The countdown is on my fellow romantics. If you haven’t booked a restaurant or come up with your romantic menu to cook by now, chances are you may find yourself on your jack jones (own). Don’t fret–The H.I. will sort you out.
I specifically chose to do oysters for Valentine’s Day not only because they’re renowned for being the food of love but because they’re simple to do and they make a big impression while going easy on the pocket book. I decided to make a mignonette, a sauce made typically with vinegar, pepper and herbs and served especially with oysters, because I thought it was more playful and elegant than your regular cocktail sauce. Every little helps, wouldn’t you say?
1 dozen oysters
1 1/2 tbsp. Champagne vinegar
3 tbsp olive oil
2 tsp shallots – very fine dice
2 tsp chopped tarragon
1/4 tsp black pepper
Whisk all ingredients together and refrigerate until needed. That’s it–simple, elegant and delicious!
Not only are oysters delicious they’re reputation for being healthy is impressive. They’re considered to be one of the most nutritionally well balanced foods because they contain protein, carbohydrates and lipids. They’re high in protein, low in fat and calories, low in cholesterol and chockful of vitamins.
It’s important to know how to purchase your oysters. Like all shellfish, fresh oysters need to be alive when you purchase them, with their shells tightly shut or, if slightly open, should close when tapped. Avoid ones that gape open as they’re most likely dead and avoid ones with a noticeable odor. I purchased mine at Whole Foods and they shucked them for me as I continued to shop–brilliant. As for consuming them, you may have heard of the “R” rule, only eat oysters during months which have the letter R in them, Sept-April, but today that is not necessarily the case. In the old days, the lack of refrigeration made it risky to eat oysters during the hot months. These days oysters can certainly be eaten in the summer but the risks from bacteria, which love the warmer water of summer are greater. In addition, oysters in most areas are spawning during the summer, which changes their texture from firm to milky, their taste from sweet to bitter. With the exception of one kind, the Kumamoto, which is actually best in summer, oysters taste best in fall and winter. You may have seen the oyster article in this month’s Bon Appetit. Pretty much confirms how spot-on I am!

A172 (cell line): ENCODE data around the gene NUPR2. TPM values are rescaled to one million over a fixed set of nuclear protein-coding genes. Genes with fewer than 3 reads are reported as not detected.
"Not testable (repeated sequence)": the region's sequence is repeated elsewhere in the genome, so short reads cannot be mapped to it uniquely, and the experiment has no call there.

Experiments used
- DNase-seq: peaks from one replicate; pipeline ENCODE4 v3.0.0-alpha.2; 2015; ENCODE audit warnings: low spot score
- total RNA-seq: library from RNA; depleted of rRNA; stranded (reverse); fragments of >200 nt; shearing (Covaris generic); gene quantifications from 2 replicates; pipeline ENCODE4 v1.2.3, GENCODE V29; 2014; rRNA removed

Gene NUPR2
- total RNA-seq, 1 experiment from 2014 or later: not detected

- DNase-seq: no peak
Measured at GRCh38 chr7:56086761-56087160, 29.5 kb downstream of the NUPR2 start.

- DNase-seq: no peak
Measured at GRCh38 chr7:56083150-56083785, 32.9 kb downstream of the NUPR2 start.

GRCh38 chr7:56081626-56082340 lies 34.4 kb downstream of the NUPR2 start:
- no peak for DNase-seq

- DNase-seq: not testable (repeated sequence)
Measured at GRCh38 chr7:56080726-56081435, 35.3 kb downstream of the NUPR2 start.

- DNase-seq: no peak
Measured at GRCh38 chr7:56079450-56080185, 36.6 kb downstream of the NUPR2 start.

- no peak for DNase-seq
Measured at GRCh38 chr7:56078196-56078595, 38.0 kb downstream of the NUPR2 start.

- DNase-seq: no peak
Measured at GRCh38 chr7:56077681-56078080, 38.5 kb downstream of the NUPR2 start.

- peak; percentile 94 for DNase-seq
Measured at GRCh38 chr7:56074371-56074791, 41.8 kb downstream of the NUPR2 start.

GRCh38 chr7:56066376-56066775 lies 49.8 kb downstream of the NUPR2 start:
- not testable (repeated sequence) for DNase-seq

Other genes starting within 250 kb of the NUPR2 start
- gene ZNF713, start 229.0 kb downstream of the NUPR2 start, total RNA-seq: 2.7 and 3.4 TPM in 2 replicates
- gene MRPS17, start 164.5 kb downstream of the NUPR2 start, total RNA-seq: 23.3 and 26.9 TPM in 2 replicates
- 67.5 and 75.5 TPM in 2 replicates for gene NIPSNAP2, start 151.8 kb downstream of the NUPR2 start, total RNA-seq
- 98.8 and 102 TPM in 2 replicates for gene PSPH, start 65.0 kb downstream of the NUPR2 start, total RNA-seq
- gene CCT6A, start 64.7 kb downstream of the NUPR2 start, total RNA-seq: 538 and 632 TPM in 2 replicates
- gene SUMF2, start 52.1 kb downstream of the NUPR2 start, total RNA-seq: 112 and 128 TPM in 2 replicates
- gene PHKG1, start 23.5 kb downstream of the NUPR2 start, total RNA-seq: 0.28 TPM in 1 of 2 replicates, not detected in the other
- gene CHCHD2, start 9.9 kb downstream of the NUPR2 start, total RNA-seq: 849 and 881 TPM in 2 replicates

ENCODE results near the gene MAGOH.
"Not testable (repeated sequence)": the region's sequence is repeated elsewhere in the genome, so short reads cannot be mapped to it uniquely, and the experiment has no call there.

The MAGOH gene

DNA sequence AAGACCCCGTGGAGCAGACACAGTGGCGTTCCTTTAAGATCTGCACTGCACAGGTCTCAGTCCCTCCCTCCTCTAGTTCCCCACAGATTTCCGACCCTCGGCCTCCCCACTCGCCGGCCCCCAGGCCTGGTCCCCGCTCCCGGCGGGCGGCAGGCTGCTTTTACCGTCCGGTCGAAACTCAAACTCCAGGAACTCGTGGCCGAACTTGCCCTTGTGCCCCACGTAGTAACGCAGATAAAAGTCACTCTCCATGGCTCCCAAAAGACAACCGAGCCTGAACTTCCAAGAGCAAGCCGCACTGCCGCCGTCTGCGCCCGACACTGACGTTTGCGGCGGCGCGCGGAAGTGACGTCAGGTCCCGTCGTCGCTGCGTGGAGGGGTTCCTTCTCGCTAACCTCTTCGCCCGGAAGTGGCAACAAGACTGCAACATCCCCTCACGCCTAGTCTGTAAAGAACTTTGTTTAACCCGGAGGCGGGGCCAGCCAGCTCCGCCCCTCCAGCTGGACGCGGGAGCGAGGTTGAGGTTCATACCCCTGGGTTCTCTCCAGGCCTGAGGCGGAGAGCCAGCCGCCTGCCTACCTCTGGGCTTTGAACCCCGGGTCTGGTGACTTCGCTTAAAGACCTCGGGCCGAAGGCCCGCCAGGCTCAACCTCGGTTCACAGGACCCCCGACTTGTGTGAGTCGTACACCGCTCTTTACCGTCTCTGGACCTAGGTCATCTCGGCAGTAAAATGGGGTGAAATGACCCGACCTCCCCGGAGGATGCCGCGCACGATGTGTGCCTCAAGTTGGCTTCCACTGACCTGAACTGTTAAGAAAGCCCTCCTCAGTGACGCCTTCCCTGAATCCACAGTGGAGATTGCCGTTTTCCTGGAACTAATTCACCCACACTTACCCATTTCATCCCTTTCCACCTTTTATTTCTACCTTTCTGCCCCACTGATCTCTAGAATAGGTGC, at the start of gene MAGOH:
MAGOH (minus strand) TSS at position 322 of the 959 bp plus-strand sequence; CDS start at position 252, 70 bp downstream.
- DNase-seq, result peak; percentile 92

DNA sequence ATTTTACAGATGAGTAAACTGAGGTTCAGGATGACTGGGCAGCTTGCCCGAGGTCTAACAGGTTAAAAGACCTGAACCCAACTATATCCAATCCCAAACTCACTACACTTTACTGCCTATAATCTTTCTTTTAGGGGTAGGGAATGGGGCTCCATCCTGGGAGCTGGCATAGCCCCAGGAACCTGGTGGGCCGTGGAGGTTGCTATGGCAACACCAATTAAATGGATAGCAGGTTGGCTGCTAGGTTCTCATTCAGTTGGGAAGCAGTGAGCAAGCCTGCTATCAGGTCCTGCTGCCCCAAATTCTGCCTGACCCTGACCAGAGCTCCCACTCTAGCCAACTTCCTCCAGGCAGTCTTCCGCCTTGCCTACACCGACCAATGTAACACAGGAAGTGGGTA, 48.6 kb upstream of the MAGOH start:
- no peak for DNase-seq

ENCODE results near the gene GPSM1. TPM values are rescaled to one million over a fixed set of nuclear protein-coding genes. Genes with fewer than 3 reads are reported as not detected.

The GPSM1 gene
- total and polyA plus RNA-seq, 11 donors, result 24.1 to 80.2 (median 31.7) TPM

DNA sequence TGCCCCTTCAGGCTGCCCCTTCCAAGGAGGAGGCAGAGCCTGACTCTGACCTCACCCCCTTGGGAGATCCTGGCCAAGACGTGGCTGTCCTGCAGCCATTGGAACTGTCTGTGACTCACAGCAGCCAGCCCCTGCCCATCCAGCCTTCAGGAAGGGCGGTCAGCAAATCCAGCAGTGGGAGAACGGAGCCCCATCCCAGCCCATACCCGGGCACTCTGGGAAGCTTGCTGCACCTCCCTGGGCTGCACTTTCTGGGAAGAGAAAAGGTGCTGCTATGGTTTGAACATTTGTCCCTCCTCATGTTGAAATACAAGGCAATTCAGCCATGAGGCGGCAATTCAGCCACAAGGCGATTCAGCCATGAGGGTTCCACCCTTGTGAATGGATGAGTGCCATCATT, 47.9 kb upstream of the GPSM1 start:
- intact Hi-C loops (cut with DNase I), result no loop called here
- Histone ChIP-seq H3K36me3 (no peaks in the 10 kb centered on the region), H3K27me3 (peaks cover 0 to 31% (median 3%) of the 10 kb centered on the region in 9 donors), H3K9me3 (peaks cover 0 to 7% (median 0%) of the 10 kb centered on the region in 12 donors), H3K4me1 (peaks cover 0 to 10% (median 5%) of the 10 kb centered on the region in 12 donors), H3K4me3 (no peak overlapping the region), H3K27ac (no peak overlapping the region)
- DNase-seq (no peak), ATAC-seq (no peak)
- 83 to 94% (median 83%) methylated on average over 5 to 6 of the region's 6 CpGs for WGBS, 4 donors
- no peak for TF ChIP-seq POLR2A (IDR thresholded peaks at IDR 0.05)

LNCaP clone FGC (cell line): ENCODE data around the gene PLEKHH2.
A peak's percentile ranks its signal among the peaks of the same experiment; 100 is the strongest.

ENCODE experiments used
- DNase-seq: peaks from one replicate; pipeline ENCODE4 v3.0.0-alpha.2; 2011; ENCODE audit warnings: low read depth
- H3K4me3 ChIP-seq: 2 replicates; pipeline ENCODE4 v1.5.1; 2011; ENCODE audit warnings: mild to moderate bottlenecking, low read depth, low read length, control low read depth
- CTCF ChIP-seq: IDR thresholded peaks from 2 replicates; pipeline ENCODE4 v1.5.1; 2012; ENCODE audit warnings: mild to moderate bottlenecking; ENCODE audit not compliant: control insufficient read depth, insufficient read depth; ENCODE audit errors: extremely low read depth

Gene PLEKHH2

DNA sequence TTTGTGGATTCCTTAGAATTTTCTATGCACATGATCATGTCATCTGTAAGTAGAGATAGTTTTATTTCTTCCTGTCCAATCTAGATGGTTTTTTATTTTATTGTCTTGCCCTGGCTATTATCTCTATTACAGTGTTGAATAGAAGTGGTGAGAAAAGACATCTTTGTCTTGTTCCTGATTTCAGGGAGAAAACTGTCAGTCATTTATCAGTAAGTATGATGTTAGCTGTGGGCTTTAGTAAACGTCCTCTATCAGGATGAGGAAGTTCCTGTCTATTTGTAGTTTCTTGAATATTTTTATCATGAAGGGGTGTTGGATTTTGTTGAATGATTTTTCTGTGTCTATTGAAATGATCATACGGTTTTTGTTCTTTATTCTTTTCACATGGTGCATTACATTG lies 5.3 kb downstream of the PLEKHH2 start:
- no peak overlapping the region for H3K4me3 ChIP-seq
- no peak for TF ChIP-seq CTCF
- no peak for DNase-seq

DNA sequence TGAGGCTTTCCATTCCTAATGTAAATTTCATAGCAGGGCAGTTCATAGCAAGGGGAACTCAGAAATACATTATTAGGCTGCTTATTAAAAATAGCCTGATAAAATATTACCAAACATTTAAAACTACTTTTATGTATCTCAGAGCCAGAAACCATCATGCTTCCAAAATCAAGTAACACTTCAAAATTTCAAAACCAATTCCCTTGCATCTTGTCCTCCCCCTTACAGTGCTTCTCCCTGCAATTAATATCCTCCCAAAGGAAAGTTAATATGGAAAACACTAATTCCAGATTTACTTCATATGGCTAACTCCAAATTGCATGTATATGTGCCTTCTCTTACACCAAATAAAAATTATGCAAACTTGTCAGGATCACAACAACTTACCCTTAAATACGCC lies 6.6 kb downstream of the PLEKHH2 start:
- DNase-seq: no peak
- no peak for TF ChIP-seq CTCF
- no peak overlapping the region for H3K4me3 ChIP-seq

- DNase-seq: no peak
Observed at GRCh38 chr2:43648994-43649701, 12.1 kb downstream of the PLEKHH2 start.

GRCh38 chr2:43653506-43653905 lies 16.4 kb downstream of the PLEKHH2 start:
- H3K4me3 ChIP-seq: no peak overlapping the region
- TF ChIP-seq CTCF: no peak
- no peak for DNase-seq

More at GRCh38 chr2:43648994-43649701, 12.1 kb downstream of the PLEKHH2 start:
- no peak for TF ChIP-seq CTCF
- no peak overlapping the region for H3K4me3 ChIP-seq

All recipes are made with the finest quality farmers market whole foods, natural and non-processed ingredients as much as possible.